ST. PAUL (AP) -- With a deadline closing quickly, the rush is on to push bills through legislative committees and make a dent in the pile of proposals each party carried into the election-year session.
''The pressure is mounting,'' said House Health and Human Services Chairman Fran Bradley, R-Rochester. ''You still have 10 gallons worth of stuff trying to get into a one gallon container.''
Bills that don't win the approval of at least one committee by March 3 are considered dead.
Three weeks into the session, few major bills have made it through the House or Senate. Only one bill -- to extend the ice fishing season by nine days -- has received Gov. Jesse Ventura's signature.
Much of the same is expected in the coming week, as committees pore over bills dealing with borrowing for statewide construction projects, consumer privacy, sex offenders and telecommunications.
A fight over the Profile of Learning graduation standard will resume in a House committee and a Senate panel turns its attention to Ventura's proposal to let voters decide whether they want a unicameral Legislature.
A House committee unanimously approved the unicameral proposal last week. But that gives little optimism to Sen. Allan Spear, who is sponsoring the companion bill.
''We have a tougher road in the Senate,'' said Spear, DFL-Minneapolis.
House Majority Leader Tim Pawlenty, R-Eagan, doesn't expect any marquee bills to reach the floor yet. The Senate could weigh in on the controversial appointment of Steve Minn to head the merged Commerce and Public Service departments.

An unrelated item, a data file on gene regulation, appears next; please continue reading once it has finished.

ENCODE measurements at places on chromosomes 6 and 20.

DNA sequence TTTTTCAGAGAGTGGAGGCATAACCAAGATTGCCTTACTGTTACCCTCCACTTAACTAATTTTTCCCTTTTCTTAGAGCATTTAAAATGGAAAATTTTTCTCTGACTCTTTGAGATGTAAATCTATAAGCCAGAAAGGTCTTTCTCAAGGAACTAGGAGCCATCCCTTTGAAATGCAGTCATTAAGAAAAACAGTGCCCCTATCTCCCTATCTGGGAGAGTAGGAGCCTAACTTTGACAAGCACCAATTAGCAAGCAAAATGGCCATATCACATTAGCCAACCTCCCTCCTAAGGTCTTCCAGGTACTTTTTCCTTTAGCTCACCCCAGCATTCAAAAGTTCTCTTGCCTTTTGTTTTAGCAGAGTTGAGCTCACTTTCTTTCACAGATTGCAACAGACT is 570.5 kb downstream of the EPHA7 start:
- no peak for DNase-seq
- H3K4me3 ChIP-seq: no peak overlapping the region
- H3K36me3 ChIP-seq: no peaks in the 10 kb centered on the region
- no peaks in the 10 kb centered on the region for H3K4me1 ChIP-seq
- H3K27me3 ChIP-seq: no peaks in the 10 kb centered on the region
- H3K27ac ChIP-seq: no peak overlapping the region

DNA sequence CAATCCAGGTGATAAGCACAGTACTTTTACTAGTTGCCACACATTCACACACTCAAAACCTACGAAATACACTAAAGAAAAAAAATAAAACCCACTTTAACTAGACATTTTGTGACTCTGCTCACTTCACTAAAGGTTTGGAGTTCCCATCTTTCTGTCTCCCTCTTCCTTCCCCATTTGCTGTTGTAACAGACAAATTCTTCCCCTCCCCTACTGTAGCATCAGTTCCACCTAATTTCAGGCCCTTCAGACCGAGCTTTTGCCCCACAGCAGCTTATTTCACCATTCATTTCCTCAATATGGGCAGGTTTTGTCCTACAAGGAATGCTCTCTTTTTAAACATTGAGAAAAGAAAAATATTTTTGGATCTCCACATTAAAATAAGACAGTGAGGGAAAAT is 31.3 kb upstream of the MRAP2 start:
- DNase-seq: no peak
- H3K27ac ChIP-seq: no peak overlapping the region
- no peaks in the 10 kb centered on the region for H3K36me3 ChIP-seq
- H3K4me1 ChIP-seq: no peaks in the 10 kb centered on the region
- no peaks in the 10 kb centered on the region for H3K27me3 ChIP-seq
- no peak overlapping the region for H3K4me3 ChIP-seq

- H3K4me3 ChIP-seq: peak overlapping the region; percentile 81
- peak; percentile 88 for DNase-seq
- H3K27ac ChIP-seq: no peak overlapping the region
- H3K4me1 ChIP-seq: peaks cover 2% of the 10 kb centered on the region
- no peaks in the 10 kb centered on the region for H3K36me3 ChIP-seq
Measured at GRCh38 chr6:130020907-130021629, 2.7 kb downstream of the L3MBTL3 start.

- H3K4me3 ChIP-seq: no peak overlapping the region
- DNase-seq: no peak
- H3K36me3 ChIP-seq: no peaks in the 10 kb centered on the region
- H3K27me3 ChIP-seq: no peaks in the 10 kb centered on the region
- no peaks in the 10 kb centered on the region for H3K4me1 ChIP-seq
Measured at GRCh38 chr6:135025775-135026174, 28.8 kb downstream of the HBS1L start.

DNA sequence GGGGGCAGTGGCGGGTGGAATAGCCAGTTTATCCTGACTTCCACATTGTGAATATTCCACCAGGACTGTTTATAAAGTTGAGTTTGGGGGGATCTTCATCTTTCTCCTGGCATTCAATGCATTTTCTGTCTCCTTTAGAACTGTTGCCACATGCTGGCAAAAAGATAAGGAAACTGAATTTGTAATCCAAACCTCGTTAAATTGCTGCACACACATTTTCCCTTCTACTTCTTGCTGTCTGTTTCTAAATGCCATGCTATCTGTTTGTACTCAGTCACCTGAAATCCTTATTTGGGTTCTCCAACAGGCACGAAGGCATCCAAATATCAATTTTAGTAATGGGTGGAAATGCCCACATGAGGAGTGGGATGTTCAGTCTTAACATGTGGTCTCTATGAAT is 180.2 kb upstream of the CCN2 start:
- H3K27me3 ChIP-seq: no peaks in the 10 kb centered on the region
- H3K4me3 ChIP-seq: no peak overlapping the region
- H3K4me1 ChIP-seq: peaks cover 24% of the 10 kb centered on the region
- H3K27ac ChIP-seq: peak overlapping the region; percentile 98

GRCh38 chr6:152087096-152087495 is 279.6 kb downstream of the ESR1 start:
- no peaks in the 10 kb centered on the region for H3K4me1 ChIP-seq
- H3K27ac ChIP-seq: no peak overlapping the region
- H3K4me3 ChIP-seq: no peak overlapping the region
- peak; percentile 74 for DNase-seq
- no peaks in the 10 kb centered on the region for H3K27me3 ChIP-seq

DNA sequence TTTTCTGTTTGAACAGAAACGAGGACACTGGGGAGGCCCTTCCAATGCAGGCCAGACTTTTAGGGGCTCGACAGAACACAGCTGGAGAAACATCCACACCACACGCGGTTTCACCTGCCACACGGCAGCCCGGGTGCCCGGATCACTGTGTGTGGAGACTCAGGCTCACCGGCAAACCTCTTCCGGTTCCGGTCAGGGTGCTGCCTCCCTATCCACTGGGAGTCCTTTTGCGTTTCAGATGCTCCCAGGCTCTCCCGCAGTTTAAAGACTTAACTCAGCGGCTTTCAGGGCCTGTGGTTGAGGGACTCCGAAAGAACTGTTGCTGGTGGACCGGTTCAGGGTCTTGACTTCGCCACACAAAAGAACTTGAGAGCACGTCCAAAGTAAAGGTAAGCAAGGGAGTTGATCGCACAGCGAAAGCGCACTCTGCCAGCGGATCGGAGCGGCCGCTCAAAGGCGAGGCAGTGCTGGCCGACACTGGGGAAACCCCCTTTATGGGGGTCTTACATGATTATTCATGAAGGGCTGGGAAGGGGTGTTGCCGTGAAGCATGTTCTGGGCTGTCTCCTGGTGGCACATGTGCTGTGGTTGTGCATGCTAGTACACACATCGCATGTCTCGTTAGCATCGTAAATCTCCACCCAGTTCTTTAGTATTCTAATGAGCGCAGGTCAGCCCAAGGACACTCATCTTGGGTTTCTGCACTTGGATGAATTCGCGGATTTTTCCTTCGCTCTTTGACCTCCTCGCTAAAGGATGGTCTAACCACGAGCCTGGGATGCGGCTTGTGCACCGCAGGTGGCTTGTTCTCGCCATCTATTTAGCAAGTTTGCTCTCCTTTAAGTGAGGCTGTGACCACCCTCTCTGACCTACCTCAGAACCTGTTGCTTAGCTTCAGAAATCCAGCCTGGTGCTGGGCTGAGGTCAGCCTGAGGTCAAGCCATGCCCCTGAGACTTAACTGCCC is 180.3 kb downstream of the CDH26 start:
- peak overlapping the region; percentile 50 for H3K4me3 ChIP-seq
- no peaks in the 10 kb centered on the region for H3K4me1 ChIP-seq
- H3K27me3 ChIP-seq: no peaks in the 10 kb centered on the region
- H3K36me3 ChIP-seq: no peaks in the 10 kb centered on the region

Two Senate committees have urged their colleagues to reject Minn, which would force him out of the commissioner's job. Several lawmakers consider the former Minneapolis City Council member untrustworthy and disrespectful of the Legislature.
The debate could spill over to the House, where a group of lawmakers proposed a resolution in support of Minn. The House could vote on the resolution this week, but the chamber has no real say in the matter; the state constitution gives the Senate sole authority to consider the governor's cabinet choices.
Pawlenty views the resolution as a rebuke to the Senate, which he said has focused on Minn's personality instead of his qualifications.
''It gives him some rhetorical ammunition,'' Pawlenty said.
Although the House approved a measure Thursday that effectively would repeal the profile by making it optional, the education panel still plans to consider bills that would simply change the graduation standard.
The bills would change the project-oriented teaching system to varying degrees. Some would reduce teacher paperwork; others would trim the number of requirements students need to complete for a diploma.
Leaders in the Senate and Children, Families and Learning Commissioner Christine Jax say minor changes would suffice. Rep. Harry Mares, R-White Bear Lake, insists more comprehensive revisions are in order.
''There are some people out there thinking this too shall pass,'' Mares said. ''I don't know if it will''
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